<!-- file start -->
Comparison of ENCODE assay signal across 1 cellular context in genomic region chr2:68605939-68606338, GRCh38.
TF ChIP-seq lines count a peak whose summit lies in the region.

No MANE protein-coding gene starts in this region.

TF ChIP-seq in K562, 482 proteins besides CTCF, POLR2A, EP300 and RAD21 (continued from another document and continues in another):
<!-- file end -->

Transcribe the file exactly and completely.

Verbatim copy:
Comparison of ENCODE assay signal across 1 cellular context in genomic region chr2:68605939-68606338, GRCh38.
TF ChIP-seq lines count a peak whose summit lies in the region.

No MANE protein-coding gene starts in this region.

TF ChIP-seq in K562, 482 proteins besides CTCF, POLR2A, EP300 and RAD21 (continued from another document and continues in another):